Friday, 6 December 2013

Schooling up on denim: natural indigo

While most jeans (including most pairs at DC4) are dyed with synthetic indigo, this wasn't always the case. Back in the days natural indigo, harvested from plants like the classic 'Indigofera Tinctoria' or woad ('Isatis Tinctoria'), was the only available option. Natural indigo was widely used countries like Japan, China and India.

Different results
When jeans are dyed with natural indigo, they usually don't fade the way you're used to. Don't expect high contrast lines and noticeable results after just a couple months of wear. Natural dye takes years and years to fade, and the result will be a lot more subtle. A proper dye can hold its colour very well.

Indigo plants
Natural indigo dye can be harvested from different plants, resulting in different shades of indigo. The amount of dips also has influence on the hue. Also notice that natural indigo is usually more 'green cast' instead of the 'red cast' you've seen on synthetic indigo. Sometimes sulphur is added to the dye to make the result a bit darker. Synthetic indigo has been around since the late 19th century, first released by German company BASF.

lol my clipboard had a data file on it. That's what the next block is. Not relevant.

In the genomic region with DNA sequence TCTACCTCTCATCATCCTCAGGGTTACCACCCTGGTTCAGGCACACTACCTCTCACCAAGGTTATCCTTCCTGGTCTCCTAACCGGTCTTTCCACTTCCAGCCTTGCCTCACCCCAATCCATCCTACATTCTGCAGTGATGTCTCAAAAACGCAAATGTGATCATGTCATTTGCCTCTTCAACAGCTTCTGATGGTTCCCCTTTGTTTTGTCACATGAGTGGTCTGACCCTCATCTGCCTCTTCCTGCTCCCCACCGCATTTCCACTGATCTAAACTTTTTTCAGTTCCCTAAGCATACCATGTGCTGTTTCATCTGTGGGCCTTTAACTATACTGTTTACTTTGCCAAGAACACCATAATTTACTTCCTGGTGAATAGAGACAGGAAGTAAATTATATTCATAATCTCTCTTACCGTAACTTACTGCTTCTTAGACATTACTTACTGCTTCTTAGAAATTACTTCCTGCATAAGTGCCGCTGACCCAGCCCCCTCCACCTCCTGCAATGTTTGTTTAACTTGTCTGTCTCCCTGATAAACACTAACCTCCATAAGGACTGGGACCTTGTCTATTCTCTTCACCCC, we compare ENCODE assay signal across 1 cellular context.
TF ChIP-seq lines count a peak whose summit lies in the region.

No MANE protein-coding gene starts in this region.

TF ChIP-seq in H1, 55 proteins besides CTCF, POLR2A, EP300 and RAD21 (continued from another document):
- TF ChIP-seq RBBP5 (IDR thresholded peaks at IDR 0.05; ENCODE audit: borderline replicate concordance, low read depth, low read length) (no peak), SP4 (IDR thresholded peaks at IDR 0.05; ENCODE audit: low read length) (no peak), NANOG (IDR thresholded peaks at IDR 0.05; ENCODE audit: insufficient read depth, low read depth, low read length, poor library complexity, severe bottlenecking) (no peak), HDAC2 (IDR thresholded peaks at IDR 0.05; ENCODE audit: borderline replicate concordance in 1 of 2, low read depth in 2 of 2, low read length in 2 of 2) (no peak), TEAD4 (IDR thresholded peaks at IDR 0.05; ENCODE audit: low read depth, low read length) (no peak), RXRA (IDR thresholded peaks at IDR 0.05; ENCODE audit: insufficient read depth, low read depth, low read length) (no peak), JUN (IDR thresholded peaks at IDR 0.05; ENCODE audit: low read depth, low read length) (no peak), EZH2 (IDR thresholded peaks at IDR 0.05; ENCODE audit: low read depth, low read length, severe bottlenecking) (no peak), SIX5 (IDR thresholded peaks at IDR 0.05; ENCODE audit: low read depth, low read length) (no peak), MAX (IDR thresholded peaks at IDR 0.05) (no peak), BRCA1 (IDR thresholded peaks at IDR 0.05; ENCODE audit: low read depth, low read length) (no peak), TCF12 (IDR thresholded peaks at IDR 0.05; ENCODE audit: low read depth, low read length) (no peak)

Jeans dyed with natural indigo at DC4
We just got a pair of 24oz (and a brutal 27oz after soak!) Samurai S5000AI hand-dyed with 100% natural indigo. 'Ai' is Japanese for indigo (藍), but also for love (愛). The S5000AI is a straight cut with a medium rise, and made in a very limited batch.

These Samurai jeans are also hand-dyed. A very time consuming process, but the indigo is able to penetrate deeper into the fibers. Also, the fibers are less agitated because fewer chemicals are involved in the dyeing process.

Natural indigo doesn't come cheap, but you'll have a very special pair of jeans that will take years and years to fade. Samurai Jeans isn't the only brand that makes outstanding jeans with a natural dye though. Studio D'artisan, Momotaro, The Flat Head and Pure Blue Japan are known for their natural indigo jeans too.